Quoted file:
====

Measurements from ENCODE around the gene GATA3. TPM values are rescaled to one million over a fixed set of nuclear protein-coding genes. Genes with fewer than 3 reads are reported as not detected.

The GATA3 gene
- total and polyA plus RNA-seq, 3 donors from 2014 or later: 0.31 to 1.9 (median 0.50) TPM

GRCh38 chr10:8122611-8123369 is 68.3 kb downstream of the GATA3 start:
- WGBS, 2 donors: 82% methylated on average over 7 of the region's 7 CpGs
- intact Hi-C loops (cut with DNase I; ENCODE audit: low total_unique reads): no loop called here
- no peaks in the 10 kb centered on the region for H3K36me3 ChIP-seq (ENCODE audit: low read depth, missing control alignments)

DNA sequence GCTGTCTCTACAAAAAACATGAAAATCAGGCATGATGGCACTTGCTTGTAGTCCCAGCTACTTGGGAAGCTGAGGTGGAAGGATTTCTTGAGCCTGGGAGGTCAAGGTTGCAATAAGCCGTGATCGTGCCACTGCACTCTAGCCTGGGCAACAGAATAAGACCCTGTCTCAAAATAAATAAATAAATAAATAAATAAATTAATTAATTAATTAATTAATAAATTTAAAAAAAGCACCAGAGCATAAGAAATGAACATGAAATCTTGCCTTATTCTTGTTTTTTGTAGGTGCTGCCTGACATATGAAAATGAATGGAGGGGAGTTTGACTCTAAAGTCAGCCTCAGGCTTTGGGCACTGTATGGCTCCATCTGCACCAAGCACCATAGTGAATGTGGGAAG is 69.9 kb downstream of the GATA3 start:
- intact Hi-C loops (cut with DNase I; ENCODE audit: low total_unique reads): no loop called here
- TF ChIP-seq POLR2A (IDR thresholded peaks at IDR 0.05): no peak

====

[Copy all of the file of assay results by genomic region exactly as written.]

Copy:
Measurements from ENCODE around the gene GATA3. TPM values are rescaled to one million over a fixed set of nuclear protein-coding genes. Genes with fewer than 3 reads are reported as not detected.

The GATA3 gene
- total and polyA plus RNA-seq, 3 donors from 2014 or later: 0.31 to 1.9 (median 0.50) TPM

GRCh38 chr10:8122611-8123369 is 68.3 kb downstream of the GATA3 start:
- WGBS, 2 donors: 82% methylated on average over 7 of the region's 7 CpGs
- intact Hi-C loops (cut with DNase I; ENCODE audit: low total_unique reads): no loop called here
- no peaks in the 10 kb centered on the region for H3K36me3 ChIP-seq (ENCODE audit: low read depth, missing control alignments)

DNA sequence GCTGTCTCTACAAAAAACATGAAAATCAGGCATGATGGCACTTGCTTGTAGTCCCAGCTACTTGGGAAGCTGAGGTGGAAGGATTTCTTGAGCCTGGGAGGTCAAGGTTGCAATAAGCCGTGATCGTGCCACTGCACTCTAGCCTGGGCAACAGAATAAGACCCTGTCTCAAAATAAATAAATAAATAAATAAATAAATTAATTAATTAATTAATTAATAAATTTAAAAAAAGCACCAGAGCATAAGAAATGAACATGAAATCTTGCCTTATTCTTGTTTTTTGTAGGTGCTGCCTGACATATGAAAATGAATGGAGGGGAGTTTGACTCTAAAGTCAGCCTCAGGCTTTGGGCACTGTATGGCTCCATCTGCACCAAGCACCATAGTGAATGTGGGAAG is 69.9 kb downstream of the GATA3 start:
- intact Hi-C loops (cut with DNase I; ENCODE audit: low total_unique reads): no loop called here
- TF ChIP-seq POLR2A (IDR thresholded peaks at IDR 0.05): no peak